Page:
And here's Andrzej Stasiuk, noted Polish writer, preoccupied with the effects of light ("I've always wanted to write a book about light"), born in 1960 in Warsaw, prolific and only now beginning to be translated into English (by Bill Johnston in the the case of the book under review).  I enjoy looking at author photographs and find Stasiuk to have an especially photogenic face.  But what drew me to the picture below is the endless, snowy, dirt track, a road to nowhere, or to the small town of Dukla--the Polish word means "mine shaft," of which there are more than a few in central Poland.  How can we think of Eastern Europe, now or in 1960, and not imagine roads like this one, perhaps clotted with tanks (of the Wehrmacht or the Red Army, rumbling East or West), and feel a kind of incipient terror, or a weariness at the predictability of history--the kind of experience reflected in Stasiuk's lined face and in his eyes, quite youthful by my standards, which appear to have seen it all.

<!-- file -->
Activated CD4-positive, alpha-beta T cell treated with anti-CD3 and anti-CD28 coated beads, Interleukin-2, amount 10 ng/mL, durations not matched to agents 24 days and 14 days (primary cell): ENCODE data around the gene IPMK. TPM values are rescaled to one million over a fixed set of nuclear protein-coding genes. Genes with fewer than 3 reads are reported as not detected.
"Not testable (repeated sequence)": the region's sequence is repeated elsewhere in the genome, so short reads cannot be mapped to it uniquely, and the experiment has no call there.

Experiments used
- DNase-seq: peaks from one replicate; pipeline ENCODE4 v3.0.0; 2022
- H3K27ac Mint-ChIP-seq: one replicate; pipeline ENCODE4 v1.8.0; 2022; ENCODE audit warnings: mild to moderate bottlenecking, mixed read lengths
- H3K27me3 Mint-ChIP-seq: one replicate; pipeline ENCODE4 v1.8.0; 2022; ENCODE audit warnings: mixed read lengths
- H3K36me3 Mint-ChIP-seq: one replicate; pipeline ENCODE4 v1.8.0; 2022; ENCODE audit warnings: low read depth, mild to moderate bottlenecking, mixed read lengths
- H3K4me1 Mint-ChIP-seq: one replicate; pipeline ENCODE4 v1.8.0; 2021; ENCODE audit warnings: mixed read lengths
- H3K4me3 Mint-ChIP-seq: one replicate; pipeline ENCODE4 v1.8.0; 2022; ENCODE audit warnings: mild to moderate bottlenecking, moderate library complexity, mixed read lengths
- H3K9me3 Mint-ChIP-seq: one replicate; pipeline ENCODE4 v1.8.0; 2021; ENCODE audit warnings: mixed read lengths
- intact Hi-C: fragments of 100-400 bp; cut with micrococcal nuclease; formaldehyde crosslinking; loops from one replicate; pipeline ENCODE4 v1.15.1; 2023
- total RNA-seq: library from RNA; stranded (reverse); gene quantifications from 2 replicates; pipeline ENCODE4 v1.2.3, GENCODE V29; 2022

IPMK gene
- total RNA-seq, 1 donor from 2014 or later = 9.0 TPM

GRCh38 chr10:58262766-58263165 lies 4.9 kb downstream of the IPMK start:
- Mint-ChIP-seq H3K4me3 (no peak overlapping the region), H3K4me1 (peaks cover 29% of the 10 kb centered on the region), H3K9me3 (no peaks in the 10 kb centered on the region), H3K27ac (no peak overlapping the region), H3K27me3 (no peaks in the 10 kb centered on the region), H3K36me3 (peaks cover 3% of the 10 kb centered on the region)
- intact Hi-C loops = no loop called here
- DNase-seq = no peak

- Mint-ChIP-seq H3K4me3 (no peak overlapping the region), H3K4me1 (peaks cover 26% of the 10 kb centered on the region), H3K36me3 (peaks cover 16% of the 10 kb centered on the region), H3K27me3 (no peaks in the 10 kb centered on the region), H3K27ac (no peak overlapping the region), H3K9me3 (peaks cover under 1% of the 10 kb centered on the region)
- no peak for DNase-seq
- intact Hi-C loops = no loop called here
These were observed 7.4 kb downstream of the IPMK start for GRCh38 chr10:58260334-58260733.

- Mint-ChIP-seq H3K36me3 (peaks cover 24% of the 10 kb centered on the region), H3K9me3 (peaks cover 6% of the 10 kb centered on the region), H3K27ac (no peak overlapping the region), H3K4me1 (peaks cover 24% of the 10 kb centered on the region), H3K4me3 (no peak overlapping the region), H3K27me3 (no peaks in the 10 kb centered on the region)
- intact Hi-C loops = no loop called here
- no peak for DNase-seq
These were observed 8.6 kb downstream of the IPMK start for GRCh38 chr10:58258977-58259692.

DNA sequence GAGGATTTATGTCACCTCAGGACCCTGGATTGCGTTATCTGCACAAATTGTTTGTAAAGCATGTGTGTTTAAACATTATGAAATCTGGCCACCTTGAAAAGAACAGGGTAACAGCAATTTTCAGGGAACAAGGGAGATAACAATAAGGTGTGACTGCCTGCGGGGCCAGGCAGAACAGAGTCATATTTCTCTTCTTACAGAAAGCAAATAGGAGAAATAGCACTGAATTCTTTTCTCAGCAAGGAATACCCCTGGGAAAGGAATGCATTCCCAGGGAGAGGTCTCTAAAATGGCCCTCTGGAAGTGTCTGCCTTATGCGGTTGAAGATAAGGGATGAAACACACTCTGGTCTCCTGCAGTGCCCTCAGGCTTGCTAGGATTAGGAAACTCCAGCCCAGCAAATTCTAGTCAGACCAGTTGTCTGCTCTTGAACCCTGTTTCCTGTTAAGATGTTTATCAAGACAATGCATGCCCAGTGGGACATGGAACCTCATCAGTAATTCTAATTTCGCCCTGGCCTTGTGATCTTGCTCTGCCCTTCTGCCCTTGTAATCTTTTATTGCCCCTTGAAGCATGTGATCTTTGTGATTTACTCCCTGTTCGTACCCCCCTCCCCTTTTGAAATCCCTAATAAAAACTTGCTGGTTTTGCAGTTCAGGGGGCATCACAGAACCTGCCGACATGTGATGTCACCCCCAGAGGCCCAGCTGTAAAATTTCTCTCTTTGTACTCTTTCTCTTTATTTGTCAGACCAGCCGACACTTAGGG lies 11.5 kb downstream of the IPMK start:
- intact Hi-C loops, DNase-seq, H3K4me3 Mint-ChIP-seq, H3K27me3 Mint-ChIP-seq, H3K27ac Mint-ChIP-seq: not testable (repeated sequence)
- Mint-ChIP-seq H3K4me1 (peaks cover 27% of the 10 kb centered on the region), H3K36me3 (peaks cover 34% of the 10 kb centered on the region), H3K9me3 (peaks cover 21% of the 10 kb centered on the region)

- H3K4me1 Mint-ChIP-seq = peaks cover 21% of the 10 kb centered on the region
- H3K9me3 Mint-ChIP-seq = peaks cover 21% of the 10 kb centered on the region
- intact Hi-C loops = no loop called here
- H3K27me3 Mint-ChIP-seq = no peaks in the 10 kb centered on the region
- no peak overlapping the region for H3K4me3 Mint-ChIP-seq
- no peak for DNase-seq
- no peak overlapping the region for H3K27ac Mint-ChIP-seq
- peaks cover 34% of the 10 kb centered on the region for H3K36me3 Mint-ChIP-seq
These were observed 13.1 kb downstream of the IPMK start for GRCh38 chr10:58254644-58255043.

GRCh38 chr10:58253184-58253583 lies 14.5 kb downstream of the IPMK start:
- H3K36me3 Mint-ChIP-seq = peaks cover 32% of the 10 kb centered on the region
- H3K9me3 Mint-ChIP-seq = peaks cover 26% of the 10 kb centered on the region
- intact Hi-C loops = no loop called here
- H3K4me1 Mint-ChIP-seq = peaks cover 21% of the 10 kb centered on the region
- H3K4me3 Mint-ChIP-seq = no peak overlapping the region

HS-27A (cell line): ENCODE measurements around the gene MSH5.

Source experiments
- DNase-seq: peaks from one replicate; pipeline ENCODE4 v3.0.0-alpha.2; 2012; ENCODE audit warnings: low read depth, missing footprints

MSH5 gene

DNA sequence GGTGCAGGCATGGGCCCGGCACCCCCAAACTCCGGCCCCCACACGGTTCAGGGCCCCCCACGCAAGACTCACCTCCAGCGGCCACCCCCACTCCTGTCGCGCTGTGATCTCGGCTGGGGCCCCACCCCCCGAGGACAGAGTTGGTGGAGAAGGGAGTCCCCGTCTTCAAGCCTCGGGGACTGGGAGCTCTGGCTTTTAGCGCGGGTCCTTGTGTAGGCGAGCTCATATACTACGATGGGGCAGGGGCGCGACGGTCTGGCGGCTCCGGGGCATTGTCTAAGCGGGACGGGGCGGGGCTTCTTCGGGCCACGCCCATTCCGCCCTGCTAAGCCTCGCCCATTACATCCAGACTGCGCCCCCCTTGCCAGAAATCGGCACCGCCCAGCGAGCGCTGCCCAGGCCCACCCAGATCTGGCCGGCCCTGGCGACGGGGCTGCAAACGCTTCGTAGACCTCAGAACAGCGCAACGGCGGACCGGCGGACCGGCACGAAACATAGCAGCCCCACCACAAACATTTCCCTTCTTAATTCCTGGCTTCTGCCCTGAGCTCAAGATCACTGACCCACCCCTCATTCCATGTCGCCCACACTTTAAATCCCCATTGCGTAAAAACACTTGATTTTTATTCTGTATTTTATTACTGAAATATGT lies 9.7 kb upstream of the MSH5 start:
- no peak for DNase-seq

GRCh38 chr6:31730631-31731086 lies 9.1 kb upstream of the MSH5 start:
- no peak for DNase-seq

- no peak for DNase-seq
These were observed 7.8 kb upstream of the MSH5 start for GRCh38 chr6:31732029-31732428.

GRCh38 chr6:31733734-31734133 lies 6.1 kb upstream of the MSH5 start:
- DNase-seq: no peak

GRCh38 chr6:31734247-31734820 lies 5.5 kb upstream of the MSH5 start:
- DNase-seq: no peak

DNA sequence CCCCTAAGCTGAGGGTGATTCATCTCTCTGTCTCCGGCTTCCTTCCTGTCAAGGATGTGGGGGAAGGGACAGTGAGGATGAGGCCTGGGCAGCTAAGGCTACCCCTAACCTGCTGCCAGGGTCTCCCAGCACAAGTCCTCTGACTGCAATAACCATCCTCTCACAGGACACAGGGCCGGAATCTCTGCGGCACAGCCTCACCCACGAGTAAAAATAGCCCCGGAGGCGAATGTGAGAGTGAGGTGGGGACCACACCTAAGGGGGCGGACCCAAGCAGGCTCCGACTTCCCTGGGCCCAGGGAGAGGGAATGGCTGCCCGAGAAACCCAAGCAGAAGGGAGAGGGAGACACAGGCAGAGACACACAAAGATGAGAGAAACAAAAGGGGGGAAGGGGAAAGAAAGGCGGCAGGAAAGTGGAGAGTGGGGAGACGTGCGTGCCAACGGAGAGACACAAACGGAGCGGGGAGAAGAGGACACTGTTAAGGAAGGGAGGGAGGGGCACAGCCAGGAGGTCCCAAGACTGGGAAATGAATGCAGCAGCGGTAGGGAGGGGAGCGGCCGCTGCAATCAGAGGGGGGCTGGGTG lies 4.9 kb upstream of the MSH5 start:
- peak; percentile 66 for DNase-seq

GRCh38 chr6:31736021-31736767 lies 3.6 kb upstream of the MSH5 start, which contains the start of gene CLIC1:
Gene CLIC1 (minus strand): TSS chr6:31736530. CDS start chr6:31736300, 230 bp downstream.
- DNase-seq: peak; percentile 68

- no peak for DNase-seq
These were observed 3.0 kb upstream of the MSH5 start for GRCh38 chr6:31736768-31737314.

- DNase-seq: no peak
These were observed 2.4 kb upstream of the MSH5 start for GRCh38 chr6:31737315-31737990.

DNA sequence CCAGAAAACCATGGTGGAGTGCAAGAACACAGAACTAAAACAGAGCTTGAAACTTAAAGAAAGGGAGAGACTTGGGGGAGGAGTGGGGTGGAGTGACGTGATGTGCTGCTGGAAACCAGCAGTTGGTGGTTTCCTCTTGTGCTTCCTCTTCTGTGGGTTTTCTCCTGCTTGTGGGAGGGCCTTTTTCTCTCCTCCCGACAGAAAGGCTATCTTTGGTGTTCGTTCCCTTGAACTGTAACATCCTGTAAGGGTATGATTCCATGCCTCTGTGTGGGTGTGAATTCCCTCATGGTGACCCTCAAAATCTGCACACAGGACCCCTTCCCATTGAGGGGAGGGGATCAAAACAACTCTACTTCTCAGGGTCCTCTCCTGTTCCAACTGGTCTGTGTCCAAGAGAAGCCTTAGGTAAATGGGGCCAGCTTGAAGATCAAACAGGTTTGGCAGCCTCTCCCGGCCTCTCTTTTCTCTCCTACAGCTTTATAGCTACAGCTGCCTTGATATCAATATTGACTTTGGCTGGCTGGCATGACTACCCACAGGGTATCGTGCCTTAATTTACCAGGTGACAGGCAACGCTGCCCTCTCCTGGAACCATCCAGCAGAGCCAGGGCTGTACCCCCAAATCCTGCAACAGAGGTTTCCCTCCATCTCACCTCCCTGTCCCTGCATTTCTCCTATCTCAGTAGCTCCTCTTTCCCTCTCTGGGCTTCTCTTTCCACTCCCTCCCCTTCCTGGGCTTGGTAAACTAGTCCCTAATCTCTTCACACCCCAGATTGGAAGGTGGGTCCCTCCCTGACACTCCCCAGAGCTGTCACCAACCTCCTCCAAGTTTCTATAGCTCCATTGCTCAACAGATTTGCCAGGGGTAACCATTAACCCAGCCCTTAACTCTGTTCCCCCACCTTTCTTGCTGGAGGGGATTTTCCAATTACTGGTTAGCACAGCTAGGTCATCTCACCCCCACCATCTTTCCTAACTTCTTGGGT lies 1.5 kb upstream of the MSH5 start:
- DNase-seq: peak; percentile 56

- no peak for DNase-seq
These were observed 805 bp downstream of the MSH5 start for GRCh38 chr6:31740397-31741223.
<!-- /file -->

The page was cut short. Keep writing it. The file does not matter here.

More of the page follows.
Dukla is one of those unclassifiable books that eastern European writers seem especially adroit at producing--part travelogue, part memoir, part prose poem.  In it, Stasiuk investigates the effects of light on the landscape, on a small town and its residents, one of a thousand non-nondescript villages on the vast plain that is Poland and the Ukraine, the tragic plateau on which so much of European history has been contested.

In the town of Dukla, in the novella of that name that fills much of the book, in the short, poetic sketches of the town's rain and swallows and seasons, Stasiuk creates an impressionistic sense of quotidian life--the routine existence of an ordinary town of 2,000 souls which has, we know, stood at the crossroads of some of the twentieth century's great tragedies. Though politics are absent from the book, history is not, and one feels the weight of the past in the beautiful descriptions of ordinary things.